The question “Why do people put health first or second?” leads to another question. A number of Members have said that many people make their local hospital their first call, because they can obtain primary care in the accident and emergency department, and they are not sure where they should go or cannot see their GP. I only wish that we had that option in my area. We do not have a hospital, although an area of that size should obviously have one, and if my PCT were funded correctly, it would have one.

As for access to GPs, Wellingborough has one of the worst GP-patient ratios in the country. Because the town is expanding, people coming into it cannot get on to GPs’ lists. They have to be forced on to them through the PCT. Again, the position varies considerably around the country. I feel that rather than there being all these plans and targets, money should be found to provide more GPs. We are lagging behind the rest of Europe when it comes to GP numbers. We are asking GPs to do more—to work longer hours, or to work at weekends and take time off during the week to compensate—which is not at all helpful.

On average, a GP sees 34 patients a day. Goodness me! I shall sit down at 9.30 tomorrow morning, and after I have seen 12 of my constituents, I shall be
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completely worn out. The fact that our GPs see 34 people who are really ill in a single day is an extraordinary testament to them.

Out-of-hours access is never an issue in my constituency. The doctors—or the doctors and the PCT—have worked it out. Many surgeries stay open in the evenings, but, as was mentioned earlier, there are doctors’ co-operatives running night-time services. I have a seven-year-old. He was ill one night—not ill enough for us to dial 999 and take him to a hospital, but ill enough for us to ring NHS Direct, which told us that we should use the out-of-hours service. When we went to the out-of-hours service, we were seen very quickly and it was a first-class service. In my area, there is no demand for polyclinics or GP-led health centres, but the Northamptonshire PCT had planned to put three in the county. Sense has prevailed and that has been knocked back to one, which no one seems to want.

The hon. Member for Dartford made a strong case about how GPs in his area were embracing the scheme and bringing it forward. That is the way in which it should happen. If people want to do it, they should do it. In my constituency, there was a doctor’s surgery that was already planning to move to a bigger location and to add services. That is the sort of thing that is evolving and should be encouraged, but local doctors are concerned about funding.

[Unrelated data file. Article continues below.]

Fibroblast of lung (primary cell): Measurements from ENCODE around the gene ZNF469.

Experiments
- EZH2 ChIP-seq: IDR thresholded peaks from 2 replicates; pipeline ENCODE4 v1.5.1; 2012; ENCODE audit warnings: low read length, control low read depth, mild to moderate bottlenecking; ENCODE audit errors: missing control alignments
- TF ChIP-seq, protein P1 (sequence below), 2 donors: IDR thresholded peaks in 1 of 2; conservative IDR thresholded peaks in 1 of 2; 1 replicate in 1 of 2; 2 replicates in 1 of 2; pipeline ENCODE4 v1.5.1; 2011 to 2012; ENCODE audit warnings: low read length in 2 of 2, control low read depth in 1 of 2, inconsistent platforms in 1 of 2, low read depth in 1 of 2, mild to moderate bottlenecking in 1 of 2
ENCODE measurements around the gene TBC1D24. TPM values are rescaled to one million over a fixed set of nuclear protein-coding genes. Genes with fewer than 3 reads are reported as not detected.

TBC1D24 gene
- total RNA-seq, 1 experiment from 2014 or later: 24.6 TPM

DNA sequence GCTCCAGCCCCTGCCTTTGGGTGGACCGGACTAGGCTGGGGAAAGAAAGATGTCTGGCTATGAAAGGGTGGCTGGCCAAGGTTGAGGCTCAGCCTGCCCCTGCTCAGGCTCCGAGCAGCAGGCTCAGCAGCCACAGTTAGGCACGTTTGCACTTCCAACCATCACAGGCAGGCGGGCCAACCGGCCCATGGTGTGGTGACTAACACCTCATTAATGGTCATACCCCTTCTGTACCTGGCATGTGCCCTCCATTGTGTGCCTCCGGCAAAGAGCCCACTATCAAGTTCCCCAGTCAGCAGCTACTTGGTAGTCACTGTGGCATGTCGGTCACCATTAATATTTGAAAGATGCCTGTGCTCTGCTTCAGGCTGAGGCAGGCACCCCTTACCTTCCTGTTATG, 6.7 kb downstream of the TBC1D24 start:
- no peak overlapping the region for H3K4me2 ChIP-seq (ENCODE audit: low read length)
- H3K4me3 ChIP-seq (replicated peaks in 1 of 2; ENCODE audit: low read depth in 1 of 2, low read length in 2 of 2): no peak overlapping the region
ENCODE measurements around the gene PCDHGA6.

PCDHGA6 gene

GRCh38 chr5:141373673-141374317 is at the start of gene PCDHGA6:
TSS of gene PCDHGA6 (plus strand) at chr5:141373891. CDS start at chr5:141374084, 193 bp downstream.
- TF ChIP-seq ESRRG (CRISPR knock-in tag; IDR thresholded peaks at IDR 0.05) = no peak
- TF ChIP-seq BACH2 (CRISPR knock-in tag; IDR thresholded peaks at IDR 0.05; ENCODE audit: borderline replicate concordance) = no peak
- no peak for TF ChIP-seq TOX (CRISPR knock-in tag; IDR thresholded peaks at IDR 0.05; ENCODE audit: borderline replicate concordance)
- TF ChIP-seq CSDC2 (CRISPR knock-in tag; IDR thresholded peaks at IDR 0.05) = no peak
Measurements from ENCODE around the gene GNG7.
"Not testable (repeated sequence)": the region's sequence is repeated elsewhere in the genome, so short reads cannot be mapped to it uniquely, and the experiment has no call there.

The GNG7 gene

The Minister will probably pull me up on this, as I will not use the right terminology, but, as I understand it, if there is a polyclinic or a GP-led health centre in the town, it will attract people because of the out-of-hours service and the seven-days-a-week service. People will register with that centre, which is how it will be funded in due course, and move away from existing surgeries. It is rather like cherry-picking. The people who tend to be healthier will go to the GP-led health centre and my surgeries will be left with the more difficult cases—namely, the elderly and the young. Those surgeries have to spend more time on them, but because it is a per capita funded system, their income will go down. Therefore, they will spend longer with the patient for less money and not be able to develop their services. That cannot be what the Government planned. If I have that totally wrong, I would like the Minister to tell me in his winding-up speech. That issue really concerns local doctors in the area.

I want to move away from GPs, because, in many respects, the problem is not as serious in my area as it is elsewhere. What is fundamentally wrong and driving people up the wall is NHS dentistry, or should I say non-NHS dentistry? Like thousands and thousands of people in Northamptonshire, I have had to take out private insurance to continue to see my dentist. When I talk to my dentist, he makes a powerful case. Admittedly, he is standing over me with a drill at the time, but he makes the case strongly that the Government have forced him to do what he has done. Here am I and thousands and thousands of others paying through taxes for an NHS dentist, yet there are no NHS dentists in the area and I am paying £48 a month extra for insurance. That cannot be right. That cannot be how NHS dentistry should work.

The Minister said nothing about dentistry in his opening remarks. I am sure that that was not an oversight. I think that he wanted to avoid a hugely embarrassing situation. The one thing that I can say
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with certainty is that NHS dentistry is worse now under this Labour Government than it was under Margaret Thatcher.

Many things may have improved in the health service—if funding for the health service is increased in real terms by 82 per cent., things should improve. The fact that most of that money has been wasted and that we have seen only a 23 per cent. increase in outcomes is down to the Government's inefficiency. The fact that the median waiting time is still longer under Labour than it was under the Conservatives is a minor point when we are talking about access, but the Minister has to answer this question: why is it that my constituents and others in Northamptonshire cannot see an NHS dentist? If one rings up and says, “I must see an NHS dentist,” the reply is, “If you do not mind going out of the county, you can see one.” That is the reality of NHS access in my county.